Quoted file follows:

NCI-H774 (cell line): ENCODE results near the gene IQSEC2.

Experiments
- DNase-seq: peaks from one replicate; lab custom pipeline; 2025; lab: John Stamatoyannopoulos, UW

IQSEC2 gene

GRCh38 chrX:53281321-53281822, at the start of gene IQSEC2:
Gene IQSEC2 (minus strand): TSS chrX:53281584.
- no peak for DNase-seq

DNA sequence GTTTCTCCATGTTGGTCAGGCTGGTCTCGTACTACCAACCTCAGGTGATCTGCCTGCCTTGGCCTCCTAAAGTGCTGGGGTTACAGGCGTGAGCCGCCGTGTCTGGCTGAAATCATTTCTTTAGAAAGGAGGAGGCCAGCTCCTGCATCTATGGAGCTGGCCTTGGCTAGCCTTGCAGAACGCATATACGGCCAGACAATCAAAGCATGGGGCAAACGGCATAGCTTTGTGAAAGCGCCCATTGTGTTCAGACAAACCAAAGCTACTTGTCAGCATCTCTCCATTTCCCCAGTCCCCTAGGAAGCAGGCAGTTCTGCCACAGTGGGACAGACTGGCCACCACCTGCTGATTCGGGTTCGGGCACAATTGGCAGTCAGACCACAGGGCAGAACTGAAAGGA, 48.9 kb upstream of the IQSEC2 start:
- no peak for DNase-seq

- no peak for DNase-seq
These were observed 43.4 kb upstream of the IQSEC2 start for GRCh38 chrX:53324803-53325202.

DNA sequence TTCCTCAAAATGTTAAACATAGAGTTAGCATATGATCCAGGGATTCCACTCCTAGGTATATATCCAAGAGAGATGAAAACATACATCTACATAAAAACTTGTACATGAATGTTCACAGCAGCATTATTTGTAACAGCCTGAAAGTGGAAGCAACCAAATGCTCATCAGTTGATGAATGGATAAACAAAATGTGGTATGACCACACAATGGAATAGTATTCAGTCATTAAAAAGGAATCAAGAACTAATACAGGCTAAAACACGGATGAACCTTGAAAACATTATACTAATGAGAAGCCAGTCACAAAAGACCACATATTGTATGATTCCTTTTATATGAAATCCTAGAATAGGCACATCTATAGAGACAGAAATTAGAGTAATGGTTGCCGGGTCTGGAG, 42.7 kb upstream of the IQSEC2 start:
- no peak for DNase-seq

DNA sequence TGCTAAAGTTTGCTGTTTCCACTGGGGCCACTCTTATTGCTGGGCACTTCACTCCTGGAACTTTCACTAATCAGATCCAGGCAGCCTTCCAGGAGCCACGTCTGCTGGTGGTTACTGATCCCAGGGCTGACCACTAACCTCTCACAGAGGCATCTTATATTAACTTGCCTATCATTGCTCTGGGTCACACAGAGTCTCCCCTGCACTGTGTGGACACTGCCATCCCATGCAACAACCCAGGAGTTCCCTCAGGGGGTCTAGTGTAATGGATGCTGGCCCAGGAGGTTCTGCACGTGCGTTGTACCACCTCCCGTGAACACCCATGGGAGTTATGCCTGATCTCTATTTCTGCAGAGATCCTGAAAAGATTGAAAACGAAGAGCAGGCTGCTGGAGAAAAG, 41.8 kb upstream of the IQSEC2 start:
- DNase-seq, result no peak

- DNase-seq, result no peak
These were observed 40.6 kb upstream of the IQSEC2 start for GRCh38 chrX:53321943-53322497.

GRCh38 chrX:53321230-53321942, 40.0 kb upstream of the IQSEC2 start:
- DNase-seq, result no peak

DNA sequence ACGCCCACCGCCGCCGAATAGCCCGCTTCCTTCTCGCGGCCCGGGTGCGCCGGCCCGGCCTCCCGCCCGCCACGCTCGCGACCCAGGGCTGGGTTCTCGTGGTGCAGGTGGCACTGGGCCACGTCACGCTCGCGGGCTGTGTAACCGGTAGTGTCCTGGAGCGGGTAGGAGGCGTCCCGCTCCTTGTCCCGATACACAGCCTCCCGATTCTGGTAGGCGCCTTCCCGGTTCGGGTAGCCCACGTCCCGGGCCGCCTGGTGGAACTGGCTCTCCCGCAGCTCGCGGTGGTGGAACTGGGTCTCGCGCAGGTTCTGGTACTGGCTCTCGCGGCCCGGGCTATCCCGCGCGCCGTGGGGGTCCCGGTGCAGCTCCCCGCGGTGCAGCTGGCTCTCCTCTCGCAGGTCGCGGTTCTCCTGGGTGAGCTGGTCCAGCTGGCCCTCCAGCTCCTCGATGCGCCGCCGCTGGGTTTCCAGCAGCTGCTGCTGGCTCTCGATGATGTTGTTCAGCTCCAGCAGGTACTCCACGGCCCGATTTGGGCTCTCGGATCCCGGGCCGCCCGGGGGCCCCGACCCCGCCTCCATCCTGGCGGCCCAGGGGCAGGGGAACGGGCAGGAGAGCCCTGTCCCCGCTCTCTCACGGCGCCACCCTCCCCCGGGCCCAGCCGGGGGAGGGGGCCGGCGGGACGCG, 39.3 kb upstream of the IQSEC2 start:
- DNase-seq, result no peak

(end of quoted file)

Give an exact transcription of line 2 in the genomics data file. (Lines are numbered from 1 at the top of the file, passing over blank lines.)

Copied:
Experiments